7 “mistakes” you’re making as a caregiver for someone with Alzheimer’s and what to do about it.

Helping hands, care for the elderly concept

If you’re like most caregivers you are tired, stressed, and some days just can’t wait to crawl into bed. Are you taking care of yourself? Are you getting enough rest? Do you have the support you need? Are you listening carefully to the person you lovingly care for? Here’s a quick check-list for assessing how well you are caring for yourself and your loved one.

  1. Are you eating a poor breakfast or skipping breakfast? It is so important to begin the day with a nourishing meal. This is true for everyone, but especially important for caregivers. It’s recommended that we eat within one hour after waking to stabilize our blood sugar—which has dropped during sleep—so that your mood stays even and you can perform at your best.  If not, you’ll be more apt to reach for a bagel or doughnut or another cup of coffee. After loading up on carbs and empty calories, it’s typical to feel hungry again within a couple of hours. And every time our blood sugar crashes, it’s a signal to the body to store calories. The same goes for a hungry body. If you don’t eat breakfast, your blood sugar will be low, and this too is a signal to the body to store calories, which adds fat around your middle. And, of course, the same applies to the person you care for.

Breakfasts of Champions

Instead of eating a bowl of corn flakes with a banana and low-fat milk, have a 2-egg omelet, slice of whole grain toast, a cup of fresh fruit and a cup of steamed greens such as kale. Then notice the difference in how you feel. You’ll have more stamina, less anxiety and depression, and will able to get through the whole day more easily.

Other ideas

  • Whole-grain mini-quiche with 1/2 cup berries
  • Oatmeal with prunes or raisins, walnuts or almonds, and cinnamon, whole milk
  • Multigrain hot cereal, Greek yoghurt and fresh fruit, almonds
  • Eggs with beans, salsa, and a side of greens
  • Bagel with hummus, tomato and goat cheese
  • Smoothie with greens, fruit, protein and flax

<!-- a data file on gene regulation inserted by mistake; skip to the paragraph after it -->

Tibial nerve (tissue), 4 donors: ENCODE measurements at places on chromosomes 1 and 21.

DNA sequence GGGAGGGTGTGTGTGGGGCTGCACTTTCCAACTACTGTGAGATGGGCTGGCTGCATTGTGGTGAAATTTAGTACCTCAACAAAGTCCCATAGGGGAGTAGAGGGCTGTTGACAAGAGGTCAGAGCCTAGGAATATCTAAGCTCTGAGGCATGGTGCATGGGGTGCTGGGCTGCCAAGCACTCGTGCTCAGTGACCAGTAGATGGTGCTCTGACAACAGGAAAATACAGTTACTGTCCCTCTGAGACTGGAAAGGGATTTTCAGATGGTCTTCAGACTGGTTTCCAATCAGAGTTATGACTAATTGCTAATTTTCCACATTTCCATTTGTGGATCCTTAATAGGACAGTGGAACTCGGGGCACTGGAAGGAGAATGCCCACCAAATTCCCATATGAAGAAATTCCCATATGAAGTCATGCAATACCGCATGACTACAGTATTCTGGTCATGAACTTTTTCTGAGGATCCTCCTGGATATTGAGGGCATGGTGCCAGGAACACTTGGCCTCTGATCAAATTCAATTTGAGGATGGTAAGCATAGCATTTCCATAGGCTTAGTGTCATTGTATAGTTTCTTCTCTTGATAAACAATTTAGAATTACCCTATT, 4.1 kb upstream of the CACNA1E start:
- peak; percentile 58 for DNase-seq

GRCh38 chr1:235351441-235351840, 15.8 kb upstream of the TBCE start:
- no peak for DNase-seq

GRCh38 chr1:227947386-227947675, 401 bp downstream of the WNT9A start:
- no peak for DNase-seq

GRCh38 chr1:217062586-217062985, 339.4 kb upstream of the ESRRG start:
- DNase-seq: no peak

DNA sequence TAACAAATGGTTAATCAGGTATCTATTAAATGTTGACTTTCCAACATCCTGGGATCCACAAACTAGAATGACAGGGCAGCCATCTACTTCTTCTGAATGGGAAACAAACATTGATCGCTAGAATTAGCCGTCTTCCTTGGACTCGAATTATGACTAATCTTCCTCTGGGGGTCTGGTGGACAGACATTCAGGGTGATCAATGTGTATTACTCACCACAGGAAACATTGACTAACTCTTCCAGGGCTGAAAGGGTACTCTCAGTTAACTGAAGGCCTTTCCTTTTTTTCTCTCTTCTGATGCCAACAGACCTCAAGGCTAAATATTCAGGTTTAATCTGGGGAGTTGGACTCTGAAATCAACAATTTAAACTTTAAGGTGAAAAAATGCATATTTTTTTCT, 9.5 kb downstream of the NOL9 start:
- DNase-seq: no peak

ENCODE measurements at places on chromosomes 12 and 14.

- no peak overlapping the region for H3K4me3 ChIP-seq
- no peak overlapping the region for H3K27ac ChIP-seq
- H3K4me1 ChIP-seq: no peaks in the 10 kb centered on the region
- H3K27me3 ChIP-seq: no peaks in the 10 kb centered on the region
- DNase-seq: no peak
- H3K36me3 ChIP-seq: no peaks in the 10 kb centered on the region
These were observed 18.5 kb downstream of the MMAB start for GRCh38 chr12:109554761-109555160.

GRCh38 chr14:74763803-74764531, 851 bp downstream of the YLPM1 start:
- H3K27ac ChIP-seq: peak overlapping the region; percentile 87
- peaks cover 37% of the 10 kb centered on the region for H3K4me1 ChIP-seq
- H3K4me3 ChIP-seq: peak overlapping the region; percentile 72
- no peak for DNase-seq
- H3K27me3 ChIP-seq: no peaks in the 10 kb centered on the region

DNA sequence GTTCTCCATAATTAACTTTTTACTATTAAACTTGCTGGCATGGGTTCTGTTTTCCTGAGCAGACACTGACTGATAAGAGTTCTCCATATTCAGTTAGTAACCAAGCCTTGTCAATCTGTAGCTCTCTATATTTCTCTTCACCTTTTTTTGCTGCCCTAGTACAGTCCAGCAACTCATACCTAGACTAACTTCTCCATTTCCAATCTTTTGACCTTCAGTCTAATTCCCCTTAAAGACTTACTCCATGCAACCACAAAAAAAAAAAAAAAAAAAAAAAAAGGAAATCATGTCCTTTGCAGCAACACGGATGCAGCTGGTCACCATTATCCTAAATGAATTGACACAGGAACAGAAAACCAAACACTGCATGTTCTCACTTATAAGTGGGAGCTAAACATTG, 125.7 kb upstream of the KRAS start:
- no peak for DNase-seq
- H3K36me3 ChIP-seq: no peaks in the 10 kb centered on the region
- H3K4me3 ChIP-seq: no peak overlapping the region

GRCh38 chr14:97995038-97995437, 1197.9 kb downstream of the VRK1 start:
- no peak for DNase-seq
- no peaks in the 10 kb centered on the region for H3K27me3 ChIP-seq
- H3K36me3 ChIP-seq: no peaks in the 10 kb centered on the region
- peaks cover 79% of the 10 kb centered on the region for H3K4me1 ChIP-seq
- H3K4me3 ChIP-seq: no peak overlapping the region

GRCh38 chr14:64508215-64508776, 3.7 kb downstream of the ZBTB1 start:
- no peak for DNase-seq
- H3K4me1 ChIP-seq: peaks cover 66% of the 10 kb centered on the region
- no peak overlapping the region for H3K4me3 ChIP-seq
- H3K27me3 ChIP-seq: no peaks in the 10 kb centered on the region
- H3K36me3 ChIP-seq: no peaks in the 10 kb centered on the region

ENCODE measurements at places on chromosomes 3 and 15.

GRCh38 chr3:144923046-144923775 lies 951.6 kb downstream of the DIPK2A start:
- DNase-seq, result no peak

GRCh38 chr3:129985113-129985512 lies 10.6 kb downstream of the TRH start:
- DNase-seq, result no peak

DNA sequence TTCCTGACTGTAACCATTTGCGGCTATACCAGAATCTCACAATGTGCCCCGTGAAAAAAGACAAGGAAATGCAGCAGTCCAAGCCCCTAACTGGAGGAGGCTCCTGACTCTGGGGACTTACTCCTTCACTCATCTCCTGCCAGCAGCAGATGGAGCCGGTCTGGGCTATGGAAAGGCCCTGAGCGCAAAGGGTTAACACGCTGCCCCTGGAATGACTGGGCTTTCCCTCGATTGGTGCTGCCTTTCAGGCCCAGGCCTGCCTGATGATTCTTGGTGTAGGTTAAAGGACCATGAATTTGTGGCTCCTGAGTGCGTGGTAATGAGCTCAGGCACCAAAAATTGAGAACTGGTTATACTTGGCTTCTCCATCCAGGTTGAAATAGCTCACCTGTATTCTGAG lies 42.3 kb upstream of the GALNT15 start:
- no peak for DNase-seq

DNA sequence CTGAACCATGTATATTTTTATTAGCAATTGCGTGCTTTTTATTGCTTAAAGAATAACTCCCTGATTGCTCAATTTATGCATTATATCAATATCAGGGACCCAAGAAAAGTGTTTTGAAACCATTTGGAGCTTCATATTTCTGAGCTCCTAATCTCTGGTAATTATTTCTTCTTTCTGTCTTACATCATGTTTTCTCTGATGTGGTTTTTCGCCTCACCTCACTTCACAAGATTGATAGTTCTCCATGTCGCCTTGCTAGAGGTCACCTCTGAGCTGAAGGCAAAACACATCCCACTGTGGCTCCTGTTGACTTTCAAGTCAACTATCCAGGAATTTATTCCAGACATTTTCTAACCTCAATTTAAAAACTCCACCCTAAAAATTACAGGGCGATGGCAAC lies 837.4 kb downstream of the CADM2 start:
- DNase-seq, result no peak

2. Do you say “Remember when . . . .or, I told you already . . .”

People with dementia typically do not remember what they said a few minutes ago. If your loved one repeats the same question over and over again, try not to get annoyed. Instead of reminding the person that they forgot what you told them a second ago rephrase it, breaking it down into a simple sentence . . . or completely change the subject.

If you reminisce about something instead of saying, “Remember when we were kids and we’d ride around the neighborhood on our bikes, etc.” tell the story: “You had a red bike and I had a blue bike and we loved to ride through the woods on the bike path, etc.”

If he or she asks about a spouse or parent who has passed away, change the subject to something like this: “Mom and Dad met in New York City at a dance, etc.” If the person keeps asking when he or she can go “home” ask the person to tell you about “home.” You might have to distract your loved one by taking a walk, listening to music, looking at pictures in a book or magazine. Saying “You are already home,” probably will not work.

3. Unusual irritability or anger can be the sign of a UTI or other physical ailment that requires attention. Acting out or acting differently than what is the person’s usual behavior can be a cry for help, especially if the person is non-verbal. Make an appointment to see a doctor to rule out anything suspicious.